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As I recently learnt, all U.S. stocks are part of either Tape A, Tape B or C. Stocks listed on the NYSE are on Tape A, NASDAQ-listed stocks are on Tape C and everything else is on Tape B.

Of course, if a stock is listed on some exchange, one can trade the stock there. However, many stocks are traded on multiple exchanges. In this case, how does one determine where the stock is listed? Is it based on the exchange where it first started trading? What if the stock is traded on multiple exchanges right after its IPO?

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Hi and welcome Myggen,

All stocks have to be listed on an exchange, but that does not mean that all trading in that stock has to be conducted via that exchange's order book. There are numerous "dark pools" of liquidity, often operated by investment bank trading departments that allow investors to trade stocks outside of the exchange. The pools simply tell the exchange what trades have been made; so the exchange can update its records about who owns what. But the trade need not happen on the NYSE or NASDAQ's trading platform itself.

Given this information, the NYSE and the NASDAQ can then provide reliable trading data on "their" stocks, even if the minority of actual trading was ever conducted through their own trading platforms.

The "listing" itself is more just (1) a register of legal ownership, and (2) a club membership that forces corporates to abide by basic standards and accepted rules of behaviour if it wants its stock to remain tradeable, given that it has gone public.

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A so-so analogy. Being listed on an exchange is like buying a new car from a dealer associated w the manufacturer, i.e. buying a new Chevy from a Chevy dealer. Trading on an exchange is like buying from a used car dealer, a lot more places to go, and they transact in pre-existing securities. "Used" securities that are already trading in the secondary market may also choose to be listed on an exchange. This is done to add credibility. Typically NYSE listed securities trade at a wee bit of a premium to those listed on other markets (based on studies of securities that have migrated their listing to Nasdaq from NYSE and vice-versa).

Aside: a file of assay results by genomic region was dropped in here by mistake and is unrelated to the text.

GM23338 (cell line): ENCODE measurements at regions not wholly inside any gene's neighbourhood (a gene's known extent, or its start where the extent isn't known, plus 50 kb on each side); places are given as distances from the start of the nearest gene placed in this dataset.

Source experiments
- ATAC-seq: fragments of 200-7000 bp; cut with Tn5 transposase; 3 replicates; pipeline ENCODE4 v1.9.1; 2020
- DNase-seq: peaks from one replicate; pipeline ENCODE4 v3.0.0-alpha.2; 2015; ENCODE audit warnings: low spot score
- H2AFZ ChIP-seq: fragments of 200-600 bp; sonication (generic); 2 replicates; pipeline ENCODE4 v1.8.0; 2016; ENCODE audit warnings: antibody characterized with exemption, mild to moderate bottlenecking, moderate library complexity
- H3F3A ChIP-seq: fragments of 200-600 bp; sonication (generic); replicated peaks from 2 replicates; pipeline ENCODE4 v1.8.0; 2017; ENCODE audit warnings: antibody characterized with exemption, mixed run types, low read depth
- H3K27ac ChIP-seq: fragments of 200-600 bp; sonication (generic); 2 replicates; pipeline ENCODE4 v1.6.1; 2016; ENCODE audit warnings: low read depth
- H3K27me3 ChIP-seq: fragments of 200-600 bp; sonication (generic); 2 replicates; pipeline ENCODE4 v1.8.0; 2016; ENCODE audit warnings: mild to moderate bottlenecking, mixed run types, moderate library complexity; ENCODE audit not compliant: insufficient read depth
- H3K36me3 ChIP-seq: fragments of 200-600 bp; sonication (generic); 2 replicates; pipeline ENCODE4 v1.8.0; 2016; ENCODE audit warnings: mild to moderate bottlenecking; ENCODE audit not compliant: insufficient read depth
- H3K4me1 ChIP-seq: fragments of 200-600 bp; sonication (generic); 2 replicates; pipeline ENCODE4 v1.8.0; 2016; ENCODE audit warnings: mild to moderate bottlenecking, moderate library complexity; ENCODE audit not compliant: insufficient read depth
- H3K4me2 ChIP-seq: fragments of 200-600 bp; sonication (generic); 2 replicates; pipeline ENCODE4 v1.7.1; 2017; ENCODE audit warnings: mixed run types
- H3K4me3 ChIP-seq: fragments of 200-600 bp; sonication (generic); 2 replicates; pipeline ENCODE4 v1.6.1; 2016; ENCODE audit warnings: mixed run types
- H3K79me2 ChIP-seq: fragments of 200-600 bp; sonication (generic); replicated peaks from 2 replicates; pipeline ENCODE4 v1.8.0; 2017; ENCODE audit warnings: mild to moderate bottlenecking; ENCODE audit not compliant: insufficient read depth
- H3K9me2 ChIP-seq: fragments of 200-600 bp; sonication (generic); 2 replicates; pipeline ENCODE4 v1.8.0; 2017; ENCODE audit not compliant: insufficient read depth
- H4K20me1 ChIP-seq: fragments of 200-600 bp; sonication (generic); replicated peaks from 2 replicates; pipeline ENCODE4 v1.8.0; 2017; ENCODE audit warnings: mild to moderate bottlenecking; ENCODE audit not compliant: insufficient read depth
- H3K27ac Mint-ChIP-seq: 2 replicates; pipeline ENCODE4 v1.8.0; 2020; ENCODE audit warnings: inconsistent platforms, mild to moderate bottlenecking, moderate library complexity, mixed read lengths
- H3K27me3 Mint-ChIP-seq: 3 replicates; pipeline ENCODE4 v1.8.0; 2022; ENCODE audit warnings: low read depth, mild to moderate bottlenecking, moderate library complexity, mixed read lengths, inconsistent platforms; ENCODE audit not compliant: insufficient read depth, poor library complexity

Unrelated but an exchange that accepts listings has minimum eligibility criteria, like for NYSE. An exchange that permits trading in securities listed elsewhere may have standards. Also, check out https://www.investor.gov/introduction-investing/investing-basics/glossary/listing-standards

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  • $\begingroup$ Thanks, although I still have some clarifying questions: Is a stock listing equivalent to a stock being traded on an exchange plus fulfilling the minimum standard for listing? Can a stock be listed on multiple exchanges? Does a stock have to be listed somewhere in order for it to be traded on an exchange? $\endgroup$ – Myggen-- Dec 21 '20 at 22:51
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    $\begingroup$ 1) Is a stock listing equivalent to a stock being traded on an exchange? NO, 2) fulfilling the minimum standard for listing? YES, 3) Can a stock be listed on multiple exchanges? YES, 4) Does a stock have to be listed somewhere in order for it to be traded on an exchange? YES. However, a stock does NOT need to be listed to be traded off an exchange - "over the counter"/OTC on bulletin boards and over the phone quotations - finra.org/filing-reporting/… $\endgroup$ – Bikenfly Dec 30 '20 at 11:30

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